While attending a Super Bowl party over a month ago, I decided to thumb through my phone for any news. I saw a rumor that the Mariners were close to signing Hong-Chih Kuo. Kuo, late inning relief pitcher, had been an All-Star as recently 2010, but he performed somewhat abysmally in 2011. Still, this news made me more excited than any single play or event that occurred during the Super Bowl. My reaction confirmed two truths: I like baseball and the Mariners much more than American football, and the Super Bowl is a rather dull, cardboard-tasting media affair.
So as spring training passes its mid-point, I felt that I would once again recommend one of the few baseball movies worth a damn: Eight Men Out (1988). This film, directed by the perennially underrated John Sayles, chronicles the 1919 Chicago White Sox and the scandal that nearly brought down professional baseball. Sayles’s film is not perfect; it has a tendency to traffic in the over romanticization of baseball, and at times it tries too hard to tug at our heart strings in drawing out sympathy for some of the eight White Sox who were punished with lifetime bans for attempting to throw the World Series. I think that the actual historical record will not look as kindly upon Buck Weaver (John Cusak) and Joseph “Shoeless Joe” Jackson (D.B. Sweeney) as Eight Men Out does.
Regardless of the bouts of sentimentality and occaisonal historical inaccuracies, Eight Men Out rises above the usual baseball film fare, which ranges from mediocre to disastrous. Part of what helps Eight Men Out succeed is that it exposes the seedy and unseemly side of professional baseball. Baseball is a busines,s and the players and owners are out for themselves. Some a greedier and slimier than others. And Charles Comiskey, according to this film and anecdotal evidence, was one of the greediest and slimiest. Comiskey is probably the film’s most prominent villain. His greed and indifference to his employees helped spur many of the players to engage in an arrangement to throw the Series. Yet few, if any, escape without some blame attached to them. In many ways, this baseball story is much more “American” than the more conventional baseball films. Moments of fun and joy become intertwined with regret, sorrow, and, ultimately, loss. Like Sugar (2008), which I recommeded last year, Eight Men Out refuses to end on a victorious note. There is no triumph, and I believe that this violation of the sports film genre has led it to be forgotten among the pantheon of baseball and sports films. Victory is easy to narrate; loss is difficult.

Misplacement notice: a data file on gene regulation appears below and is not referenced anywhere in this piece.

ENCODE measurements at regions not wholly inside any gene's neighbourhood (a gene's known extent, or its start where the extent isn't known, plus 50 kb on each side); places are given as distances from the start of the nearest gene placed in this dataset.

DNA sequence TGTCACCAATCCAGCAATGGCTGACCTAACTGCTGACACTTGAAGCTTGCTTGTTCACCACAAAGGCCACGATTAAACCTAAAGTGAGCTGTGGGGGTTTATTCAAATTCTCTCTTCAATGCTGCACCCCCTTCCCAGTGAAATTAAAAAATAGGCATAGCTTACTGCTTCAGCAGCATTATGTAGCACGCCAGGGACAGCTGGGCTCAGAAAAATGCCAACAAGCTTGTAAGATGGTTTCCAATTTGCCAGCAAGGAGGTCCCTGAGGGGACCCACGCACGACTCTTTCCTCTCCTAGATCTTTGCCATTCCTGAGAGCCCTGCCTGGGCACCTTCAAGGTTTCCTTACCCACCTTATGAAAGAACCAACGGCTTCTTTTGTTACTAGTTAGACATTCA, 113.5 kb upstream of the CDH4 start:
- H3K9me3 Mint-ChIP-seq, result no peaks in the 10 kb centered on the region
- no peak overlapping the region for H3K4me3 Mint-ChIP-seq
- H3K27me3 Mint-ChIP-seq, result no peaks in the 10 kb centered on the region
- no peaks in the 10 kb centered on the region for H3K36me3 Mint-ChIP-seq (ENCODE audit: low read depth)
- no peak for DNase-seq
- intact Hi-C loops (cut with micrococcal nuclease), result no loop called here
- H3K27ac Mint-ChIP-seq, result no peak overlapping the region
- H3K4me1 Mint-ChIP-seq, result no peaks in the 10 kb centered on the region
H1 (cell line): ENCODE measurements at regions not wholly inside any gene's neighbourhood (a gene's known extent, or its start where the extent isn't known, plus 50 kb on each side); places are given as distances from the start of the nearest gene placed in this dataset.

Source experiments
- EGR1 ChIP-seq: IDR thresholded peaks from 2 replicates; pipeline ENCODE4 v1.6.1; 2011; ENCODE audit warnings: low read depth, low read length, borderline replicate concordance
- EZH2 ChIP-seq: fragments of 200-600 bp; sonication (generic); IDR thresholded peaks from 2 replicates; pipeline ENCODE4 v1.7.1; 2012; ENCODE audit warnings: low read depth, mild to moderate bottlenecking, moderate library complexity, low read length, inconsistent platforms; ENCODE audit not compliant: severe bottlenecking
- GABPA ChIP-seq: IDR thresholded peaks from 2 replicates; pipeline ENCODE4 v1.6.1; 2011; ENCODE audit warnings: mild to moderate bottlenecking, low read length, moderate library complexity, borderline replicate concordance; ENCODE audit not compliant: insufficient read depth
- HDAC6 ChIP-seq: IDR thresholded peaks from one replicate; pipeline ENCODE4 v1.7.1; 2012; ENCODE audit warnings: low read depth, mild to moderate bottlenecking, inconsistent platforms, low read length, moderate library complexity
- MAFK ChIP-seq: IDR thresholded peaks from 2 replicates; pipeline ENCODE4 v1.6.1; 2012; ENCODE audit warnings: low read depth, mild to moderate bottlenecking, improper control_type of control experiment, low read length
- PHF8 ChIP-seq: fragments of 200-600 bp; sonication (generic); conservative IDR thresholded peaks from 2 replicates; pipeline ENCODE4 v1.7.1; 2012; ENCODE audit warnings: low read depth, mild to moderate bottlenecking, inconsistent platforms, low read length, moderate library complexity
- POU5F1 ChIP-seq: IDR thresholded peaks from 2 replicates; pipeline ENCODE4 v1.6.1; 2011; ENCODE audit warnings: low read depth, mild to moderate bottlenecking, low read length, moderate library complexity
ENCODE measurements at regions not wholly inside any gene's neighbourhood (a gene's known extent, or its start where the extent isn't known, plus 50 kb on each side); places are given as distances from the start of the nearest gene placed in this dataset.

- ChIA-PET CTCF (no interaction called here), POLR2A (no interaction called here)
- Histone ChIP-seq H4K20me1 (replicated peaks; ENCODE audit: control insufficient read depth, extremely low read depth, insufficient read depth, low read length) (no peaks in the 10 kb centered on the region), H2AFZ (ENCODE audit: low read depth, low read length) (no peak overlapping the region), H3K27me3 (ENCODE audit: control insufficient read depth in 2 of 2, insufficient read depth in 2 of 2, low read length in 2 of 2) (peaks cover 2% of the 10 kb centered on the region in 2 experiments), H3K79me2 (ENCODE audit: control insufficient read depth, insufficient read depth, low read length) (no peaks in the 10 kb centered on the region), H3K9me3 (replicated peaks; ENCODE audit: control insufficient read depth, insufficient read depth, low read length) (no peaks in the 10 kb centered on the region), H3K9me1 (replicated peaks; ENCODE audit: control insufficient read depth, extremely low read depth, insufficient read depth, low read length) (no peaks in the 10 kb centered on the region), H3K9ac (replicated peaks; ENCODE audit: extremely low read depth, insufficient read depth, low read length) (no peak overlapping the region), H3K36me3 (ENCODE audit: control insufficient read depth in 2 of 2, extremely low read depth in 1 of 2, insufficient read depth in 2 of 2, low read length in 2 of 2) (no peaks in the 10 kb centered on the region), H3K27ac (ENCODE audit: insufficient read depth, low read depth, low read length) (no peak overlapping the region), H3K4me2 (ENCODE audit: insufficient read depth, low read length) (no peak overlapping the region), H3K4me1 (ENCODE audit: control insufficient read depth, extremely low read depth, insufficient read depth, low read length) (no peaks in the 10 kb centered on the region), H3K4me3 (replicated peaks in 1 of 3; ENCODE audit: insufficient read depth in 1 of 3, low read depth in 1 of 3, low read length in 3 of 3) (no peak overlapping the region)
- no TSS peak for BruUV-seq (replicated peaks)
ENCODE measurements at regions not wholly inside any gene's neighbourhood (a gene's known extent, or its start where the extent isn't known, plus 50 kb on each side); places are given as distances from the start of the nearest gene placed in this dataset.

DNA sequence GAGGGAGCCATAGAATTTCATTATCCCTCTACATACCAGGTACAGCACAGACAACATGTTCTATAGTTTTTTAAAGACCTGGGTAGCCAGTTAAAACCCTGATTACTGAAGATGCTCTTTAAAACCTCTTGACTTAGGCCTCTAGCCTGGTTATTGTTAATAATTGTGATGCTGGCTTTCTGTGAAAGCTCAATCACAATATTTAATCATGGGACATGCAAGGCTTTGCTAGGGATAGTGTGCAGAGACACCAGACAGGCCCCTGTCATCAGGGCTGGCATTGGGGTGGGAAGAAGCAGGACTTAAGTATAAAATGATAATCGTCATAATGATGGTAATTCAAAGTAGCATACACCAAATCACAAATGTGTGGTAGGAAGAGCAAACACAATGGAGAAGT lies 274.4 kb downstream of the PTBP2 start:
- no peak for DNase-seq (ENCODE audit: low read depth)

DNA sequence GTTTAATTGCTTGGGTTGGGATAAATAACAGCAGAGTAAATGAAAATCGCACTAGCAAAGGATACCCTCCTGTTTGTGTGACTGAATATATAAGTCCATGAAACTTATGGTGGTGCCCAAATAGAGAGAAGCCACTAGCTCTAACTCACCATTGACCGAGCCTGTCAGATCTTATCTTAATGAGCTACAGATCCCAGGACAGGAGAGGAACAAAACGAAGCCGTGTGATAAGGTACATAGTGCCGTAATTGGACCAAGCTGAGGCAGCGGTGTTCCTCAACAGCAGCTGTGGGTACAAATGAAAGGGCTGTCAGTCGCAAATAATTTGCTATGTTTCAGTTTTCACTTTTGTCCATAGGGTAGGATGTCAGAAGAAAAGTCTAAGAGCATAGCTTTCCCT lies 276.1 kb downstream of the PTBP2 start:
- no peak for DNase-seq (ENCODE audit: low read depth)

The other factor that separates Sayles’s film from so many other baseball projects is Sayles himself. I have long admired Sayles, and Eight Men Out does not even number among my favorite Sayles flicks. Matewan (1987), City of Hope (1991), Lone Star (1996), and Sunshine State (2002) all rank higher on my personal list. Eight Men Out‘s ranking says more about Sayles’s quality as a director than it does about Eight Men Out.
As a writer, Sayles has always been able to capture men and women in moments of moral dilemma. His characters have no good options. Every avenue they choose has consequences, but they must choose an avenue and live with what that choice brings. In Eight Men Out, pitchers Eddie Cicotte (David Strathairn) and Claude ‘Lefty’ Williams (James Read) embody this trait. As viewers, we hate what they do, but we cannot hate them.
Eight Men Out also contains the requisite brilliant visual sparseness that can be found in most Sayles films. The eye of Sayles’s camera rarely if ever capture broad vistas and horizons in glorious detail. Everything in Eight Men Out is much more condensed, almost limiting. Hotel rooms, train cars, and locker rooms all put the characters in close contact with each other, thus elevating the tension. Even the ball parks seem bounded by the stands and outfield walls. Many cinematic view of stadiums provide the grand overhead shot that projects largeness and possibility. Sayles’s camera rests on the ground level, chaining itself to the field of play. In the same way that the players have limited possibilities, we have limited vision. And while the cinematography of a Sayles film would never be confused with that of Malick or Scorsese, I can still distinctly recall the colors in Eight Men Out. The outdoor shots have a brightness that seems slightly drained, as if dusk is always closing in. Of course, for eight players it metaphorically is.
I suppose that my recommendation of Eight Men Out has more to do with my love of baseball than of the film itself. I do not think that Eight Men Out is a great film, but it is a good baseball film, which might be one of the rarest films of all.
P.S. Kuo has pitched abysmally this spring, and might be cut.